Jan 14 Harro Schacht a German U-boat commander in World War II and recipient of the Knight's Cross of the Iron Cross. The Knight's Cross of the Iron Cross was awarded to recognise extreme battlefield bravery or successful military leadership. He is credited with the sinking of 19 ships for a total of 77,143 gross register tons , including the SS Alcoa Puritan and one ship damaged of 6,561 GRT
Jan 14 Laura E. Richards an American writer. She born in Boston, Massachusetts, to a high-profile family. During her life, she wrote over 90 books, including children's, biographies, poetry, and others. A well-known children's poem for which she is noted is the literary nonsense verse Eletelephony
Jan 14 Adolf Sandberger a German musicologist and composer, with a particular interest in 16th-century music. He founded the School of Musicology at the University of Munich, where he worked as a professor of musicology from 1904 to his retirement in 1930. In addition to his academic work, Sandberger composed two operas, several choruses and some chamber and instrumental music. His Violin Sonata, Op, 10 was dedicated to Benno Walter
Jan 15 Mikhail Baranov a World War II Soviet pilot, who during the early stages of the Battle of Stalingrad became the leading Soviet ace of 1942 with 21 aerial victories. he died in an accident on 15 January 1943 while testing a Yak-1 fighter.
Jan 15 Hans-Gerrit von Stockhausen a Korvettenkapitän with the Kriegsmarine during World War He was also a recipient of the Knight's Cross of the Iron Cross. The Knight's Cross of the Iron Cross was awarded to recognise extreme battlefield bravery or successful military leadership
Jan 17 Taj al-Din al-Hasani a French-appointed Syrian leader and politician. He was born and raised into a family of Muslim scholars in Damascus. His father was Bader al-Din al-Hasani, one of the most respected Islamic scholars in the late nineteenth century
Jan 20 Viktor Pavičić a Croatian military commander who led the 369th Reinforced Croatian Infantry Regiment, which fought on the Eastern Front and was involved in the Battle of Stalingrad during World War II.
Jan 20 Mikhail Berens an officer in the Imperial Russian Navy and the White Navy during the Russian Civil War.
Jan 20 Karl Thurmann a German U-boat commander in World War II and recipient of the Knight's Cross of the Iron Cross. The Knight's Cross of the Iron Cross was awarded to recognise extreme battlefield bravery or successful military leadership
Jan 20 Giacomo Benvenuti an Italian composer and musicologist. He was the son of organist Cristoforo Benvenuti and studied at the Liceo Musicale in Bologna under Luigi Torchi and Marco Enrico Bossi. In 1919 his collection of songs for voice and piano accompaniment, Canti a una voce : con accompagnamento di pianoforte, was published in Bologna. In 1922 he published a collection of 17th-century art songs entitled 35 Arie di vari autori del secolo XVII. Composer Samuel Barber studied the works of Giulio Caccini, Andrea Falconieri, and other early Italian composers under his tutelage in Milan in 1933-1934. For the Teatro dell'Opera di Roma he adapted Claudio Monteverdi's L'Orfeo for a production which premiered on 27 December 1934. The adaptation was later used for the first recording of L'Orfeo in 1939, which included a performance by the orchestra of La Scala Milan under conductor Ferrucio Calusio
Jan 20 Baron Max Wladimir von Beck an Austrian and statesman.
Jan 21 Karl Eibl a German general during World War II and recipient of the Knight's Cross of the Iron Cross with Oak Leaves and Swords. The Knight's Cross of the Iron Cross and its higher grade Oak Leaves and Swords was awarded to recognise extreme battlefield bravery or successful military leadership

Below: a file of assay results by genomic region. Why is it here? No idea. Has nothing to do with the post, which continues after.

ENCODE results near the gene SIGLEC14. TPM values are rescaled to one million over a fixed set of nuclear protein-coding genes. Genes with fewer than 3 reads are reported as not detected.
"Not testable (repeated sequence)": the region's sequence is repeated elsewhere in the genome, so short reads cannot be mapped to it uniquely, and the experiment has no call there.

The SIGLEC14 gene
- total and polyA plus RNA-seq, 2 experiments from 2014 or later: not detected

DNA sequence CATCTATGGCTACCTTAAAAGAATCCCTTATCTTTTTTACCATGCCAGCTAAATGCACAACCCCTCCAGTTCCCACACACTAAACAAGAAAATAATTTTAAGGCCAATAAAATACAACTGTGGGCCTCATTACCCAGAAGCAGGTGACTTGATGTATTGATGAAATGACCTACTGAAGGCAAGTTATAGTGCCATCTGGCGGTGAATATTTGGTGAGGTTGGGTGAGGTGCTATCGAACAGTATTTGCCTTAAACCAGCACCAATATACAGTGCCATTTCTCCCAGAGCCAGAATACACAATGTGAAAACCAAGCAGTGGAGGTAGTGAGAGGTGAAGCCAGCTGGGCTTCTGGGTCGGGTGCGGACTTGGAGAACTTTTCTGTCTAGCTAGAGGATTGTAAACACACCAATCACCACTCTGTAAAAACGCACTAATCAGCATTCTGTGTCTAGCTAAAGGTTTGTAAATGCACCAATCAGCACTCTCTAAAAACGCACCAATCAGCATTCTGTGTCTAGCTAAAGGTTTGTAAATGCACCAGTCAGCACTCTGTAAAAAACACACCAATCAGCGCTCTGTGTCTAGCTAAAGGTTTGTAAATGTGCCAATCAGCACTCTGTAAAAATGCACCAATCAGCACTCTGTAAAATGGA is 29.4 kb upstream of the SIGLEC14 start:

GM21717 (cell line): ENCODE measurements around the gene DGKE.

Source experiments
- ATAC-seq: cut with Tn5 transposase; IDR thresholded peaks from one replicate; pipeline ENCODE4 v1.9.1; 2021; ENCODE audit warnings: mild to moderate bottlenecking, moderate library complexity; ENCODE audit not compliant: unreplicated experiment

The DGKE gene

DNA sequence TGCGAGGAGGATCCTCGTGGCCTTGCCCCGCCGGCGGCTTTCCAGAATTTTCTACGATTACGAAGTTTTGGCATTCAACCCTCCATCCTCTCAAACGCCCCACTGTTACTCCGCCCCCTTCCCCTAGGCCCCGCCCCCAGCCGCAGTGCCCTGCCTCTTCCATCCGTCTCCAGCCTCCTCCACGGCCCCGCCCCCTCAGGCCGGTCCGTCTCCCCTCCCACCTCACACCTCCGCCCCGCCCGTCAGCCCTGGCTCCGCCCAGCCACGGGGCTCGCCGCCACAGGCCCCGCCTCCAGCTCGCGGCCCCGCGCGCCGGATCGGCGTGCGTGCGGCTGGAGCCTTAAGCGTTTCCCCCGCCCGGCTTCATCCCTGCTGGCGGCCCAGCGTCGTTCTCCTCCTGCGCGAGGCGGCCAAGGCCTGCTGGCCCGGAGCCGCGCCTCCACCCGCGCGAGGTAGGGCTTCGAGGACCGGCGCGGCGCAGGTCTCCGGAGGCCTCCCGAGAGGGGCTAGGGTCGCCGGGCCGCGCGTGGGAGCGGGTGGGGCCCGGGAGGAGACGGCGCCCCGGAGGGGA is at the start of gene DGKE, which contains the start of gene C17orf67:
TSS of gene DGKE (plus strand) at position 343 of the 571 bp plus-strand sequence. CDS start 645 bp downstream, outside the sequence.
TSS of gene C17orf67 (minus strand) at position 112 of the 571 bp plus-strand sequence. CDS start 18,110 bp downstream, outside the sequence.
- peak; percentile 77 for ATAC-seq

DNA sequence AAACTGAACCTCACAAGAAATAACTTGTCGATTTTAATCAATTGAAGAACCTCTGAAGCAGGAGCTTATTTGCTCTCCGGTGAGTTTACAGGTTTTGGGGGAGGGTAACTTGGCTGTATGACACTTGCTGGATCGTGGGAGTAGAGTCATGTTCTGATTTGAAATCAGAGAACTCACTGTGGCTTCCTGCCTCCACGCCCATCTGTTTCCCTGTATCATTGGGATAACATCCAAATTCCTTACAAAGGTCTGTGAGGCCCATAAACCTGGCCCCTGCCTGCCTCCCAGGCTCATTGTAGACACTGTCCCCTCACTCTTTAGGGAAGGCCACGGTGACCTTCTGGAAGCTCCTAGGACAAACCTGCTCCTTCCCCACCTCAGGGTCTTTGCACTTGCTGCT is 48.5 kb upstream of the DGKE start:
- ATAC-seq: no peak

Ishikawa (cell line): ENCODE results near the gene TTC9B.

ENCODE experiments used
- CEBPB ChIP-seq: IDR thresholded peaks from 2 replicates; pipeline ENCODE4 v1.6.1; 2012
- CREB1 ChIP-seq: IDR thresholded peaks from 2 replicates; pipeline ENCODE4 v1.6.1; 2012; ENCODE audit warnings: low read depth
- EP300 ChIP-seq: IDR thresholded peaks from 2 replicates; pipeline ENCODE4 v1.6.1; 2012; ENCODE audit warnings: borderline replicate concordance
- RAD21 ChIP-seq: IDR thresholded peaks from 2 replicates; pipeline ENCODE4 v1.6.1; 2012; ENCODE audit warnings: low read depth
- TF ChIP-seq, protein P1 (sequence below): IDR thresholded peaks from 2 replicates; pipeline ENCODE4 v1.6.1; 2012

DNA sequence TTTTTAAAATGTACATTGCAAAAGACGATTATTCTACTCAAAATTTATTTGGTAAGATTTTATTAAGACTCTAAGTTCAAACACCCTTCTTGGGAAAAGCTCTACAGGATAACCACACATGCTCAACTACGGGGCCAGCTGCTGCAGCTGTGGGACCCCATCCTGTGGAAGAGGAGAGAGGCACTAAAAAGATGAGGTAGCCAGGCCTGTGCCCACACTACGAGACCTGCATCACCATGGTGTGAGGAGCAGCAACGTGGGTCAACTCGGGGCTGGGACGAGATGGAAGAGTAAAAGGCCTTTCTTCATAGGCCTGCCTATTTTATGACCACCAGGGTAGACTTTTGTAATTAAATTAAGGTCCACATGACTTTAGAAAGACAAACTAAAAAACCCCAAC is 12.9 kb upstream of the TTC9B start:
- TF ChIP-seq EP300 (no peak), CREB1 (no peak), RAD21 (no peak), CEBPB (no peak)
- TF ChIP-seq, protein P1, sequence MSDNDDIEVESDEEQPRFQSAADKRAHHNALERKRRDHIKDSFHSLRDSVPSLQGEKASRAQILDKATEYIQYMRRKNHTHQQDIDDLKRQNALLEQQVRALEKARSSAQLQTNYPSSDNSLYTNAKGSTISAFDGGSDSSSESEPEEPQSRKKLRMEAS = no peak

Jan 21 Konstantinos Davakis a Greek military officer in World War He organized the Greek defensive lines during the Battle of Pindus that lead to Italian defeat in the first stage of the Greco-Italian War of 1940.
Jan 21 Aimo Cajander Kaarlo Cajander was, outside of botany, best known as Prime Minister of Finland up to the Winter War.
Jan 22 Gyula Peidl a Hungarian trade union leader and socialist politician who served briefly as the last prime minister and acting head of state of the Hungarian Soviet Republic in 1919.
Jan 23 Alexander Woollcott an American critic and commentator for The New Yorker magazine and a member of the Algonquin Round Table.
Jan 24 Józef Szeryński a Polish-Jewish police-colonel inspector for the Lublin district and later - during the Second World War - a commander of the Jewish Ghetto Police.
Jan 24 John Burns an English trade unionist and politician of the late 19th and early 20th centuries, particularly associated with London politics. He was a socialist and then a Liberal Member of Parliament and Minister. He was anti-alcohol and a keen sportsman. After retiring from politics, he developed an expertise in London history and coined the phrase "The Thames is liquid history". When the Liberal cabinet made a decision for war on August 2, 1914, he resigned and played no further role in politics
Jan 25 Alfred Molimard a draughts grandmaster from France.
Jan 26 Michał Kozal Polish priest , spiritual father in the seminary in Gniezno , auxiliary bishop of Włocławek , and martyr of the Second World War, killed by the Nazis in Dachau concentration camp, beatified by John Paul II in 1987.
Jan 26 Harry H. Laughlin a leading American eugenicist in the first half of the 20th century. He was the Director of the Eugenics Record Office from its inception in 1910 to its closing in 1939, and was among the most active individuals in influencing American eugenics policy, especially compulsory sterilization legislation
Jan 26 Nikolai Vavilov a prominent Russian and Soviet botanist and geneticist best known for having identified the centres of origin of cultivated plants. He devoted his life to the study and improvement of wheat, corn, and other cereal crops that sustain the global population. He was an atheist